Proposition I on San Francisco’s June 5, 2018, ballot: “Establish a Declaration of Policy of: ‘Thou Shall Not Covet’ to Make It Clear to All Owners of Professional Sports Teams that the City and County of San Francisco Will Not Endorse or Condone the Relocation of Any Team With an Extensive History in Another Location.” The 81,000 votes of support of Proposition I were proof that this was no “frivolous” ballot measure. But the 110,000 votes that opposed it only made me philosophical: I’m deflated but not defeated. A setback is really a step forward for those who are determined.
When NFL owners look at out-of-work quarterback Johnny Manziel, they see themselves. Or at least they see their ne’er-do-well son or nephew: the one who was raised in cushy wealth, partied too hard, maybe got in a few legal misunderstandings with the girls, but deep down is a “good boy” and always worthy of a second chance. Playing ability isn’t even part of the conversation. They want him in their club. When NFL owners look at out-of-work NFL quarterback Colin Kaepernick, they see a threat.
San Francisco 49ers quarterback Colin Kaepernick has vowed to donate “$1 million” to community groups who are dedicated to the fight against Black oppression and police brutality. I hope Kaepernick will consider financial support for the work of the San Francisco Bay View newspaper and its commitment to keeping the Black community – as well as prisoners and oppressed people throughout the world – informed in print and online. The Bay View has been fighting against Black oppression and police brutality since 1976.
The house was packed for the San Francisco NAACP Freedom Fund Gala, “We Shall Not Be Moved Until Justice Rolls Down Like a Mighty Stream,” at the Union Square Hilton on Saturday, Nov. 9, when Tavis Smiley, named one of “The World’s 100 Most Influential People” by TIME magazine, broadcaster, author of 16 books, publisher, advocate and philanthropist, took the mic. Beginning with excerpts from his introduction by San Francisco NAACP President Dr. Amos C. Brown, here is Tavis’ provocative and profoundly moving address:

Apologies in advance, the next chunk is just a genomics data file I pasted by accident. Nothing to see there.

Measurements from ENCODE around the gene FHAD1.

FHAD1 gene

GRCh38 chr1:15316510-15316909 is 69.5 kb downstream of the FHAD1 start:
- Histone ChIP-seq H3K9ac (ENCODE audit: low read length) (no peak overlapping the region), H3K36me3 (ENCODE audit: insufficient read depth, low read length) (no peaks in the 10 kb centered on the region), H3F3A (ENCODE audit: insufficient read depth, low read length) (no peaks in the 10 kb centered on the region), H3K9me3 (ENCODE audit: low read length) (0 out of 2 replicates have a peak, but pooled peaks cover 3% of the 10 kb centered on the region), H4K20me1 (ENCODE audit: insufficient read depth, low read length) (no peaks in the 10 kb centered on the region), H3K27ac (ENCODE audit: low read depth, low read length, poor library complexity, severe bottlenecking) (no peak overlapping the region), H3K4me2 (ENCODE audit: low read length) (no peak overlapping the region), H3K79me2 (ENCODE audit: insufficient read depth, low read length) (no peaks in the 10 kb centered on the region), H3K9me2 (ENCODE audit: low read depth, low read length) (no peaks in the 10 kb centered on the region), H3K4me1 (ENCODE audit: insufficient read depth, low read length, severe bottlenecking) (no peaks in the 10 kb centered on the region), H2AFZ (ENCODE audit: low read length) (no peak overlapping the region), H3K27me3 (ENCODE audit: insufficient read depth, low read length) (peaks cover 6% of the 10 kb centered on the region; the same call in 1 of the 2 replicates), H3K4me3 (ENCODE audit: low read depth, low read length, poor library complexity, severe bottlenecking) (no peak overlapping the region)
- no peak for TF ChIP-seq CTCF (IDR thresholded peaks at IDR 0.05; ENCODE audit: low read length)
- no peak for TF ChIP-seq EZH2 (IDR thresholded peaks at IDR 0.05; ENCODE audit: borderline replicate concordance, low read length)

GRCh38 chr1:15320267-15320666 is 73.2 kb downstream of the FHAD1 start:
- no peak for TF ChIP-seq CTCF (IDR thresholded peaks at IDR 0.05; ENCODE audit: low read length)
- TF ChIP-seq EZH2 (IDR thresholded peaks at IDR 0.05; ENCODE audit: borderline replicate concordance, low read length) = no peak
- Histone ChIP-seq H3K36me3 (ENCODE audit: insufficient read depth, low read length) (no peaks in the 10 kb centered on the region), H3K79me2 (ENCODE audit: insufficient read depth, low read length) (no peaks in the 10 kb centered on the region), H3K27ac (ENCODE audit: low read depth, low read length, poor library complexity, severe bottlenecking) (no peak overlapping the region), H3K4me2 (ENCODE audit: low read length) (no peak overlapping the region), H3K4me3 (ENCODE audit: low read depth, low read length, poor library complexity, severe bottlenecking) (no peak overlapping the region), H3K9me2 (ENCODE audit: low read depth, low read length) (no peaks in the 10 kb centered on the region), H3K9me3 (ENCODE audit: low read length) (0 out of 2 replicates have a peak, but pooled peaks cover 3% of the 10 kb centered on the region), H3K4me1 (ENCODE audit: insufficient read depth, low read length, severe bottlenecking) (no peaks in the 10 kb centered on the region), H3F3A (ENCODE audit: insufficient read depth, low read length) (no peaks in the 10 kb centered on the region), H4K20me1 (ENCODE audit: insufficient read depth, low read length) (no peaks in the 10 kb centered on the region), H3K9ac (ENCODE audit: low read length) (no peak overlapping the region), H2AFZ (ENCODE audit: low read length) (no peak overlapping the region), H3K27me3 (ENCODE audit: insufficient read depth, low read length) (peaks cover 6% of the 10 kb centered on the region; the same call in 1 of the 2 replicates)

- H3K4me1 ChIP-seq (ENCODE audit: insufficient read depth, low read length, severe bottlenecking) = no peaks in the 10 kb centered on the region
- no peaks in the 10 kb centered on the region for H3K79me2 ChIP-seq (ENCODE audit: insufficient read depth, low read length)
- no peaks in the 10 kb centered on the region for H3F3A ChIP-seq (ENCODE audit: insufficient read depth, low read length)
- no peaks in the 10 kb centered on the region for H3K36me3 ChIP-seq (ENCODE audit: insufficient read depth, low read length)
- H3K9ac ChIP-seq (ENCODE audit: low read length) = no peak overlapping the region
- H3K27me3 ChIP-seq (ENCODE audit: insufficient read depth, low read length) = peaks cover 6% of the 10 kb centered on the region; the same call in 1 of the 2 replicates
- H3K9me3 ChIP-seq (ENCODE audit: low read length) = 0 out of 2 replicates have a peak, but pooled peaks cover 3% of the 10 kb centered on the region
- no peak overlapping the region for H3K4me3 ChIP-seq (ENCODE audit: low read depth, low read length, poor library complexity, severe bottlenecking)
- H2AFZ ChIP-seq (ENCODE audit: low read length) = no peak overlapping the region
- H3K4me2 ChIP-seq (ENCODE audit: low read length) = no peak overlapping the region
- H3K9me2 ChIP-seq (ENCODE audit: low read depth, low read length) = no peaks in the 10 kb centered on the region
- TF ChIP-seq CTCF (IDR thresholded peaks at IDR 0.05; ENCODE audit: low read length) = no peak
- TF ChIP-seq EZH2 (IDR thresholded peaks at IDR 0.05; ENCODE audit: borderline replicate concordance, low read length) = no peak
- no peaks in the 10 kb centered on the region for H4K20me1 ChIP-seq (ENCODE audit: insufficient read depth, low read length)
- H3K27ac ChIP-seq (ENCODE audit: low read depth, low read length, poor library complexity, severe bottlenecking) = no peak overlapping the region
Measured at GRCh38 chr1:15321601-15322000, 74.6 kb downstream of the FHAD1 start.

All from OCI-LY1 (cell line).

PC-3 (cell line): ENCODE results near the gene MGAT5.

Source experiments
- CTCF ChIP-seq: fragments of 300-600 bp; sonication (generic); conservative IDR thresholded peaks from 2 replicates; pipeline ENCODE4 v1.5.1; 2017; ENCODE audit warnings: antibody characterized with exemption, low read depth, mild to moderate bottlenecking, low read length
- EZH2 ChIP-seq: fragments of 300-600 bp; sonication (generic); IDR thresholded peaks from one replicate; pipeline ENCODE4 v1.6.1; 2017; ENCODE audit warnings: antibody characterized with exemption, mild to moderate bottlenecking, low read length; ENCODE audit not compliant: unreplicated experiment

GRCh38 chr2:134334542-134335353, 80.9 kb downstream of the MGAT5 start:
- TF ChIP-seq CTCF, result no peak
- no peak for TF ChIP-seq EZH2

LaHitz goes to the 49ers season opener on Sept. 11. There we discuss the game, playoff hopes, peace, 9/11 and conditions around the stadium. Watch the video and see what people are saying.
Privatizing parks is not popular in San Francisco. As opposition and media attention mount, state Sen. Mark Leno wants to rush his Senate Bill 792 through the legislature. We urge the Assembly and the Senate to hold the bill until the San Francisco Board of Supervisors has voted on a resolution opposing SB 792 that is currently one vote short of a majority.
“People need to know about Proposition G’s environmental consequences. This is a ploy to pave parks for profits.”
Despite Lennar’s claims that grading was completed in September in 2007, community air monitors continue to document elevations in asbestos levels.
It would be a liability to accelerate the transfer of a federal Superfund site from the National Priority List with the data gaps that exist in the characterization of this property. The city admits it cannot clean up the Shipyard’s radiation-contaminated sites, which comprise the bulk of Parcels D and E. Parcel F, the Shipyard’s underwater region, has not been adequately studied.
“Redevelopment destroyed the Western Addition,” said Bayview resident Charlie Walker. “And now they’re destroying Bayview Hunters Point. Black people are not leaving San Francisco – we are being driven out.”